finwhale

Fin whale lunges across the surface, nearly striking the boat.

A massive fin whale nearly collided with a small boat full of wide-eyed passengers Sunday, as the mammal was lunge-feeding near Tadoussac in Quebec, Canada.

The exciting – and undoubtedly harrowing – encounter was videotaped by Eric Mouellic, who emerged with what he described as an “unforgettable memory.”

In the footage, passengers aboard the yellow inflatable boat can be seen backing away as the whale surfaces while turning on its side, and as it opens wide and lunges toward the boat.

The whale submerges just a few feet from the vessel, as it it were aware of the boat’s presence. Had there been a collision, the boat probably would have capsized, perhaps with disastrous results.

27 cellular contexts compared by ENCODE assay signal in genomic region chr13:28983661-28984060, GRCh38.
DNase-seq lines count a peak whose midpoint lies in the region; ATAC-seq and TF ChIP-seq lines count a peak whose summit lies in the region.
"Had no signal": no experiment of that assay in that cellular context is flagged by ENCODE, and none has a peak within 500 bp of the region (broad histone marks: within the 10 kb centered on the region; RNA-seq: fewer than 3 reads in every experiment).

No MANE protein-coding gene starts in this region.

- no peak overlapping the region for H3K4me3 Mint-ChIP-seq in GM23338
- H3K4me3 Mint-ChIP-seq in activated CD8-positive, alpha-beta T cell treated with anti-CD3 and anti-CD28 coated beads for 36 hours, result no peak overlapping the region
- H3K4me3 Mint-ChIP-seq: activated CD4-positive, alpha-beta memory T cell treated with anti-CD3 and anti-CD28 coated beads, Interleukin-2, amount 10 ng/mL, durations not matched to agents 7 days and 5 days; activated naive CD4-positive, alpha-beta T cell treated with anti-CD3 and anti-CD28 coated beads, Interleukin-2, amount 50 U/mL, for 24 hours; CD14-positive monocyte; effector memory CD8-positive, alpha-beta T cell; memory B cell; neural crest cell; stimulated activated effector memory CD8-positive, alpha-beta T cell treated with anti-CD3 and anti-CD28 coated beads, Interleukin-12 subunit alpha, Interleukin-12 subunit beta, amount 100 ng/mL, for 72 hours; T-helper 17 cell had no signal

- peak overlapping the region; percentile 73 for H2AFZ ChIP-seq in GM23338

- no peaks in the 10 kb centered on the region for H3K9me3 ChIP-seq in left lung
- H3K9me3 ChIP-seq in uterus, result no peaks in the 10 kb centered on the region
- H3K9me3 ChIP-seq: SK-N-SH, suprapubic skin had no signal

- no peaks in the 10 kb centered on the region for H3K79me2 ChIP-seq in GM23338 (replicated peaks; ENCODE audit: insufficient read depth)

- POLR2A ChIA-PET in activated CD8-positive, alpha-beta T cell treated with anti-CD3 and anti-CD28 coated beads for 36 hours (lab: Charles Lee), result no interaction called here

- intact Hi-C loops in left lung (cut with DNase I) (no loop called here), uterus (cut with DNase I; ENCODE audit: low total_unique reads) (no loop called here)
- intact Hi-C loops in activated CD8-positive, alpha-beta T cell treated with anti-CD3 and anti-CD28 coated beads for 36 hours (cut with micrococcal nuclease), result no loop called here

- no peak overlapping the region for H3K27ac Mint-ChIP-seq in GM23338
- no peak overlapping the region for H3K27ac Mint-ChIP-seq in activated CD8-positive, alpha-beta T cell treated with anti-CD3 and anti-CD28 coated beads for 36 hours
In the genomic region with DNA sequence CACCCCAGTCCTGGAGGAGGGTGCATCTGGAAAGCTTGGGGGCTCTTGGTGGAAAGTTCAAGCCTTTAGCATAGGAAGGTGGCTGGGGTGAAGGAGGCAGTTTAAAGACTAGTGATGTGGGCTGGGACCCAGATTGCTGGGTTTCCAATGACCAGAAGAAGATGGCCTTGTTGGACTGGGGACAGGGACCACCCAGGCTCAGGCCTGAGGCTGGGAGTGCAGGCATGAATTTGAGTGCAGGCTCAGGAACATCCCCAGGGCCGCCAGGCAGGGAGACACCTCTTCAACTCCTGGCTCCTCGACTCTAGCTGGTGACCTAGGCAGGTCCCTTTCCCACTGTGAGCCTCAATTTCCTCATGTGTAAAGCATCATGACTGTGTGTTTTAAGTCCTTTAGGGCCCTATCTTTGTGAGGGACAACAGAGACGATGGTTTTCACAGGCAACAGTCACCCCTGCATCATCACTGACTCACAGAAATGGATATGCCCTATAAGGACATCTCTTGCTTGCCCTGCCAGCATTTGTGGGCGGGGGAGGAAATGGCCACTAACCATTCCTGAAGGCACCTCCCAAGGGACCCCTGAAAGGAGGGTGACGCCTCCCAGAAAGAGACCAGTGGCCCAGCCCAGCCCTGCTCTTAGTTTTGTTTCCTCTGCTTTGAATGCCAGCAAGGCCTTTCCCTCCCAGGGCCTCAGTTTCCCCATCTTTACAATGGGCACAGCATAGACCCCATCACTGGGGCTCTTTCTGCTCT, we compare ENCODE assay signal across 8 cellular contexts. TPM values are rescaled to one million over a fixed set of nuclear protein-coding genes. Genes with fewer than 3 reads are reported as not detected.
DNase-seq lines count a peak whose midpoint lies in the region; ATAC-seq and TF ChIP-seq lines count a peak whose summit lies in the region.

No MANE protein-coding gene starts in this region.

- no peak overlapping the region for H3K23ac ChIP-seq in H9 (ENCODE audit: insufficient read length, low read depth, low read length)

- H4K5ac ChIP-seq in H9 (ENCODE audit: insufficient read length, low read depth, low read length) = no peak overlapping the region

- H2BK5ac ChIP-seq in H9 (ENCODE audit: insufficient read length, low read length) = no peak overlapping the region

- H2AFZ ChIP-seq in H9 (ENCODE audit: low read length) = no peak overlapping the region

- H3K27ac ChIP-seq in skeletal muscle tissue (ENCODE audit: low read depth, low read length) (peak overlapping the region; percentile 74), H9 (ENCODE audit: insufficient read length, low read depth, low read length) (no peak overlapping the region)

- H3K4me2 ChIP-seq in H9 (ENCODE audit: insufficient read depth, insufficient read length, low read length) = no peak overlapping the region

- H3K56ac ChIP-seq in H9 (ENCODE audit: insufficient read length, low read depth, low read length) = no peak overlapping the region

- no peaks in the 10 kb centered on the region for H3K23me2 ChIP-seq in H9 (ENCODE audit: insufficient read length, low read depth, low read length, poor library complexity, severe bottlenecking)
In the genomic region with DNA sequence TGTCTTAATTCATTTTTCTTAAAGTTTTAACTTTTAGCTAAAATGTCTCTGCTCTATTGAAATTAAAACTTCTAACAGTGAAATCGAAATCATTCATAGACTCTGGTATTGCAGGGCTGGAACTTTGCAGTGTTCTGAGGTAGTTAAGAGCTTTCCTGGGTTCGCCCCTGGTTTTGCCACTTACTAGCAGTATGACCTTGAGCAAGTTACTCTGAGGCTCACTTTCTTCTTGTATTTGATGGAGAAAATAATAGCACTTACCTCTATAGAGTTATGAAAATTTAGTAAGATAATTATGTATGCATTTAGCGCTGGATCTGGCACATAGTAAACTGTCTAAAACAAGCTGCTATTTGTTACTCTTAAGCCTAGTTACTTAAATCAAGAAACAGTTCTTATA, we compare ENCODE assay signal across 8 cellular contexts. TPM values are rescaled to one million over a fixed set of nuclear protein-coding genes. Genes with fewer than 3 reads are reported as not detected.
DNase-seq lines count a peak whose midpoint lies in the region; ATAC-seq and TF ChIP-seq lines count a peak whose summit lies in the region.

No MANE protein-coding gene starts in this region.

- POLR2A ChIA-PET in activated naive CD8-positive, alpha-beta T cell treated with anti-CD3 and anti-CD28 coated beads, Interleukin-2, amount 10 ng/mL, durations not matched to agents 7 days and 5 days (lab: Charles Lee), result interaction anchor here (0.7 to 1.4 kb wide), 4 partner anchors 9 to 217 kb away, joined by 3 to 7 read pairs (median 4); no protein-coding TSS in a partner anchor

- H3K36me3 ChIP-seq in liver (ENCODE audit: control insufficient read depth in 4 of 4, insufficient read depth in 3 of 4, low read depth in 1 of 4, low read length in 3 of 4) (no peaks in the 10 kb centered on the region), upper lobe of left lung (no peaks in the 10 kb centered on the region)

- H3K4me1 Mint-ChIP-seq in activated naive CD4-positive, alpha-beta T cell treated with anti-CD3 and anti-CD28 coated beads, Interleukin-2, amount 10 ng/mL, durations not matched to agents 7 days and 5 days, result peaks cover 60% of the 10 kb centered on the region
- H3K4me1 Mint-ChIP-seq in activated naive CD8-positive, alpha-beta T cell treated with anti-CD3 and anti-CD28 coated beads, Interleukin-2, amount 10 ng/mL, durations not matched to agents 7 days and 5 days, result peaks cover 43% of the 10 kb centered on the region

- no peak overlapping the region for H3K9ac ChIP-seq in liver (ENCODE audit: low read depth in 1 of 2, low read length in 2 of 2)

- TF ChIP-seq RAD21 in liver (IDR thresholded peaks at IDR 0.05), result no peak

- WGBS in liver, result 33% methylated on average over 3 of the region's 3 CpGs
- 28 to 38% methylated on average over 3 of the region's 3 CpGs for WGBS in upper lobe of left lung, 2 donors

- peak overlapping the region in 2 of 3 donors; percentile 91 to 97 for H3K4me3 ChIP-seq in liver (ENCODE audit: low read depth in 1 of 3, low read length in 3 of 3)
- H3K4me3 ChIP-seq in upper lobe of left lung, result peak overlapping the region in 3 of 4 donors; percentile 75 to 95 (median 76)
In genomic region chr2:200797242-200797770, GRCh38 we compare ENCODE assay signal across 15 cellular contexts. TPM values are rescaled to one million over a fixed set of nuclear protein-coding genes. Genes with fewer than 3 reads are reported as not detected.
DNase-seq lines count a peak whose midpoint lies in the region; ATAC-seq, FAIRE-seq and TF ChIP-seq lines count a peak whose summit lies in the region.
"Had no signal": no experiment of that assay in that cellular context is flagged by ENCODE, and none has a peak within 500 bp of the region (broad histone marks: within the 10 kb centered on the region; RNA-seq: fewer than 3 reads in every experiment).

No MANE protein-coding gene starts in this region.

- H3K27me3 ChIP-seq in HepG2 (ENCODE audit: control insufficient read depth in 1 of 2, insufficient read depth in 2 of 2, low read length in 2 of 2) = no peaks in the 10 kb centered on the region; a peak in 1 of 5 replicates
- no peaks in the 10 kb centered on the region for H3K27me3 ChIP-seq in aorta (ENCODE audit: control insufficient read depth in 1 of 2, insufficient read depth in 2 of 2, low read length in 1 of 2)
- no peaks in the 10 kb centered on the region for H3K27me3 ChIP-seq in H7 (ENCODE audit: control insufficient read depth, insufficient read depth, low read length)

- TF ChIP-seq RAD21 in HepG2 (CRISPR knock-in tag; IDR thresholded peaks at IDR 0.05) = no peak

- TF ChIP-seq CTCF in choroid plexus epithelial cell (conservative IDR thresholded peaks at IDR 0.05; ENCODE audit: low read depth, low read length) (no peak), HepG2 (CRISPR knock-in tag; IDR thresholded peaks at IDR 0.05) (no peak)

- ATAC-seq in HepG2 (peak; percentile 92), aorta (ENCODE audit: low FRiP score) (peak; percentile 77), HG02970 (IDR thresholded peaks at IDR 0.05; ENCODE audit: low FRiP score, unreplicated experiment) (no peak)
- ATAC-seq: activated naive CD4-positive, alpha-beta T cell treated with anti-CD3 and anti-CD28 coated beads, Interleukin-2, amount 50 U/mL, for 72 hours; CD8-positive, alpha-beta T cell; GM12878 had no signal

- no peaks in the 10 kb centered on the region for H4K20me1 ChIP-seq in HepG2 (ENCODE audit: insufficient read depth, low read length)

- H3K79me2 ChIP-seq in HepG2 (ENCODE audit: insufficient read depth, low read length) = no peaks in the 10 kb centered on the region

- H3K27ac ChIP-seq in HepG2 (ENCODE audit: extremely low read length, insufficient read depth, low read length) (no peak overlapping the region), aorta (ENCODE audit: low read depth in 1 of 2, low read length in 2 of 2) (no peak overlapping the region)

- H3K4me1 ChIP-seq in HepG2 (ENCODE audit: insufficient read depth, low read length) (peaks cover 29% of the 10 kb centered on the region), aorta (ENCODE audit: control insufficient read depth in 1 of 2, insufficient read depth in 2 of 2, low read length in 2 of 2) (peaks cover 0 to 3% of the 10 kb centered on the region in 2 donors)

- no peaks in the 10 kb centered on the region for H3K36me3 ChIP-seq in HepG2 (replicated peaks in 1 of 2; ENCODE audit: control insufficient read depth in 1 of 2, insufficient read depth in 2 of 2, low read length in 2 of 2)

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“We were really lucky,” Mouellic told CBC. “Within 15 minutes of our departure, we saw porpoises, seals, belugas and several finback whales. It was already marvelous. Then there were these two finbacks, one of which passed under the Zodiac without touching the boat.”

The “magical” encounter occurred at the confluence of the Saguenay and St. Lawrence rivers.

Fin whales are the planet’s second-largest whale species – blue whales are the largest – and can measure to about 75 feet. These “greyhounds of the sea” also are very fast, capable of swimming in bursts of up to 28 mph.

Fin whales, like blue whales, often lunge feed through vast blooms of shrimp-like krill, which sometimes rise to the surface.

Fin whales, which were hunted relentlessly during the whaling era, are an endangered species.

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